open access

Vol 70, No 2 (2012)
Original articles
Published online: 2012-02-17
Submitted: 2012-12-28
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Prognostic significance of ST segment changes in lead aVR in patients with acute inferior myocardial infarction with ST segment elevation

Piotr Kukla, Leszek Bryniarski, Dariusz Dudek, Tadeusz Królikowski, Kalina Kawecka−Jaszcz
Kardiol Pol 2012;70(2):111-118.

open access

Vol 70, No 2 (2012)
Original articles
Published online: 2012-02-17
Submitted: 2012-12-28

Abstract


Background: Patients with inferior wall ST segment elevation myocardial infarction (STEMI) are considered to be at lower risk than patients with anterior wall STEMI. Nonetheless, 30–40% of all acute inferior wall MI cases have a poor prognosis.
Aim: To assess the frequency of ST segment changes (elevation or depression) in lead aVR in inferior STEMI patients, and to determine the clinical course and short-term prognosis of such patients.
Methods: The study retrospectively analysed the records of 320 consecutive patients with inferior wall STEMI (206 males, 114 females, mean age 65.6 ± 11.1 years). Patients were divided into three groups based on treatment: group A, primary percutaneous coronary intervention (134 patients); group B, fibrinolytic therapy (96 patients); and group C, conservative treatment (no reperfusion therapy) (90 patients). The mean time from onset of pain to the first ECG for all patients was 6.1 h. The total number of in-hospital deaths was 29 (9.0%), comprising 11 (8.2%) in group A, seven (7.3%) in group B, and 11 (12.2%) in group C (NS). The mean maximum creatine phosphokinase was 2,021 ± 1,837 U/L in group A, 1,734 ± 1,581 U/L in group B, and 1,217 ± 981 U/L in group C (p = 0.01). The mean left ventricular ejection fraction was 50.2% ± 9.0%, 54.9 ± 8.6%, and 51.3% ± 9.7% for groups A, B and C, respectively (NS).
Results: ST segment changes in lead aVR were observed in 135 (42.2%) patients, comprising elevation in 47 (14.7%) patients and depression in 88 (27.5%) patients. The in-hospital mortality rates for patients with ST segment elevation, ST segment depression, and no ST segment changes were 27.7%, 16.5%, and 1.0%, respectively (p < 0.001). For group A, the in-hospital mortality rate was higher in patients with ST segment elevation than in patients with no ST segment changes (15.4% vs 1.2%, p < 0.001). For group B, the in-hospital mortality rates were 33.3%, 12.9%, and 0%, in patients with ST segment elevation, ST segment depression, and no ST changes, respectively (p = 0.006). For group C, the in-hospital mortality rate was higher in patients with ST segment elevation (32%) than in patients with ST segment depression (12.5%) and patients with no ST segment changes (2%, p = 0.006). Logistic regression analysis found that female gender, diabetes, hypertension, lower ejection fraction, and cardiogenic shock on admission were independent predictors of ST segment elevation.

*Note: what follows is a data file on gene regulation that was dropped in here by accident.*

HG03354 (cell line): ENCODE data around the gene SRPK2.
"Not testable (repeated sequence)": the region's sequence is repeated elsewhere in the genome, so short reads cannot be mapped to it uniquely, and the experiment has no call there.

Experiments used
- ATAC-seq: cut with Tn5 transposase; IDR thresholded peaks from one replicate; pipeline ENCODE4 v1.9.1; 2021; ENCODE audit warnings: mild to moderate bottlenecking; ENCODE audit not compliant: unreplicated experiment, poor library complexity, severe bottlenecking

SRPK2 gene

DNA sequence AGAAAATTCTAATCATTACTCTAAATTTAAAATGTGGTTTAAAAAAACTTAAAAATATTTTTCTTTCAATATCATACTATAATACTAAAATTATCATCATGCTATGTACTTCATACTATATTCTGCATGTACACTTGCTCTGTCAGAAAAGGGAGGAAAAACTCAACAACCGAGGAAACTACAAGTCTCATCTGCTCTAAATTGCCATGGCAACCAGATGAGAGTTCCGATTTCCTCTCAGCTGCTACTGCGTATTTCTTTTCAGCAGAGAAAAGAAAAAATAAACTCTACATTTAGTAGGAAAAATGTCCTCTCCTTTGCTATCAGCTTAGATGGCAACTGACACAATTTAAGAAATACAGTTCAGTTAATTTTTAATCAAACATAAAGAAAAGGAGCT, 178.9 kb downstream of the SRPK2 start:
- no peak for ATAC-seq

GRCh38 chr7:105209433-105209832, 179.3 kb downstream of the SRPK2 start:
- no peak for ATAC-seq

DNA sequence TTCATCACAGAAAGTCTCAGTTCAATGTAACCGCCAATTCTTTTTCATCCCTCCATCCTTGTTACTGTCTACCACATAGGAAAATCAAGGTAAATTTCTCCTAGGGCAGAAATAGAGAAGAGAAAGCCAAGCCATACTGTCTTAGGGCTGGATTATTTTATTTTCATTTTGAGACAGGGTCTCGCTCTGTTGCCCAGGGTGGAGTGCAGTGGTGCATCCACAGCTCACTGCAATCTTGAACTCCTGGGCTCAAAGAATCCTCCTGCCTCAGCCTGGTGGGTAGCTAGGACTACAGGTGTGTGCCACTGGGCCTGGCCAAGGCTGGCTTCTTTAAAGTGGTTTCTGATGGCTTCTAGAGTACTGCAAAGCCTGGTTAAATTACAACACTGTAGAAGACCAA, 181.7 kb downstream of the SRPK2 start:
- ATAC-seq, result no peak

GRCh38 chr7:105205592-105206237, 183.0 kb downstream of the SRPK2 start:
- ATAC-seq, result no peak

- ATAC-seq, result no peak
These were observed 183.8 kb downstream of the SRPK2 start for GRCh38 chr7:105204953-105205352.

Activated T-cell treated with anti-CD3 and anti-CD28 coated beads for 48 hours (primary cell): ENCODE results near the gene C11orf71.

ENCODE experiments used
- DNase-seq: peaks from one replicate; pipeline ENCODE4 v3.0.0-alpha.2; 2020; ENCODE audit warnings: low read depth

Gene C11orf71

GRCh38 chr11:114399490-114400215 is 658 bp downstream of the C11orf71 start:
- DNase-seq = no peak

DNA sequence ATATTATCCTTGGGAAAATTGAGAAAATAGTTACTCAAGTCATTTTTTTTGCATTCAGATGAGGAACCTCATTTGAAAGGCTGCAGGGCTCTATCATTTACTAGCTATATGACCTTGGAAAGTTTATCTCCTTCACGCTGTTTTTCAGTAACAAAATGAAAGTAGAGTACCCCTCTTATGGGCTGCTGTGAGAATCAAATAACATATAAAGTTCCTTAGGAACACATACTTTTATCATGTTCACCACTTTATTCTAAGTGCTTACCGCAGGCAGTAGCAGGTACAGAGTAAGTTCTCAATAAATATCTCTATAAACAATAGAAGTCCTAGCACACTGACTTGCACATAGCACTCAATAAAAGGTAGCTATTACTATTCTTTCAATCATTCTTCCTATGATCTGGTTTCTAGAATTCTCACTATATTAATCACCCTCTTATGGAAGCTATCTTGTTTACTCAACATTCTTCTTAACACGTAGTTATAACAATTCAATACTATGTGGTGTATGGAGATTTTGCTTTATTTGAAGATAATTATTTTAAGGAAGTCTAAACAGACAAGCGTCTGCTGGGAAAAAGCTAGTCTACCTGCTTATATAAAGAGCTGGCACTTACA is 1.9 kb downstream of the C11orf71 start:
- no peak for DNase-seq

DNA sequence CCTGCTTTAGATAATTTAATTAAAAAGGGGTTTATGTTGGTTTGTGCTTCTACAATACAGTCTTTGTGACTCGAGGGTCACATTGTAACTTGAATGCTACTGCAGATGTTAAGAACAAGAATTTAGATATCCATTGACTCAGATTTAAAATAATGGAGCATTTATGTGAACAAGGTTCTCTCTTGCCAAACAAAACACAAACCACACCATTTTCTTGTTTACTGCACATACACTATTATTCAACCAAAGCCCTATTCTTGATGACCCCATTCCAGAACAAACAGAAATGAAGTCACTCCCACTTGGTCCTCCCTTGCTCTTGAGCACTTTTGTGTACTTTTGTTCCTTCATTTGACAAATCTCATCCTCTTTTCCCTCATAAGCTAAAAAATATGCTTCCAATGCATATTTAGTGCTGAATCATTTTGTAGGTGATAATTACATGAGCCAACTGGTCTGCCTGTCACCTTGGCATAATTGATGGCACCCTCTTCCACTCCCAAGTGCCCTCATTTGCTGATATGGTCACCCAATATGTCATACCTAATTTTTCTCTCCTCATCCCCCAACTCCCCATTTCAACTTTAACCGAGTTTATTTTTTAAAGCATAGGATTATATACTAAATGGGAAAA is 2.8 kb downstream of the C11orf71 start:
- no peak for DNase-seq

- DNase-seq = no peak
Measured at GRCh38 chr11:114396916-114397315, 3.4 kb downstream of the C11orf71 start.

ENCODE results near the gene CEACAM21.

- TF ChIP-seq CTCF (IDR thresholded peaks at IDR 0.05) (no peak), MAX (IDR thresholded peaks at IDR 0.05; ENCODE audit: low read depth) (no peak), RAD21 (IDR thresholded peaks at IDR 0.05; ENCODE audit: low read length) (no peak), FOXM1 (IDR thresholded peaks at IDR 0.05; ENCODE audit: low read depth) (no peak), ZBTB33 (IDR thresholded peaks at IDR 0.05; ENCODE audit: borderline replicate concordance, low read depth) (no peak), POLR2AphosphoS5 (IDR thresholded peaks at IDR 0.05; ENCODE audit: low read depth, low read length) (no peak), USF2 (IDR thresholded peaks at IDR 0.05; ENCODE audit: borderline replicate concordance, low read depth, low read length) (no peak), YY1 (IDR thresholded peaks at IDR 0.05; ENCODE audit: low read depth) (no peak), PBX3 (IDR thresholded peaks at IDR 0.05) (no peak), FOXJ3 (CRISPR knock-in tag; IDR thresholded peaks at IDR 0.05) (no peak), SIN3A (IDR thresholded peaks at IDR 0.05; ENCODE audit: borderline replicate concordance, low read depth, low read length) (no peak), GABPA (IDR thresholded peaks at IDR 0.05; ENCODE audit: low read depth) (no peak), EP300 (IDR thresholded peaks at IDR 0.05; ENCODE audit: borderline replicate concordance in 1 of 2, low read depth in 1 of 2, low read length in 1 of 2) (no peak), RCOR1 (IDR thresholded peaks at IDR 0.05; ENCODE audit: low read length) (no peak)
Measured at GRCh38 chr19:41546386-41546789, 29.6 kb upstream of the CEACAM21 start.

Conclusions: ST segment changes in lead aVR occurred in approximately half of inferior wall STEMI patients. The presence of such ST segment changes was associated with a poorer prognosis during the hospital stay, and the changes were not associated with the type of reperfusion treatment.

Abstract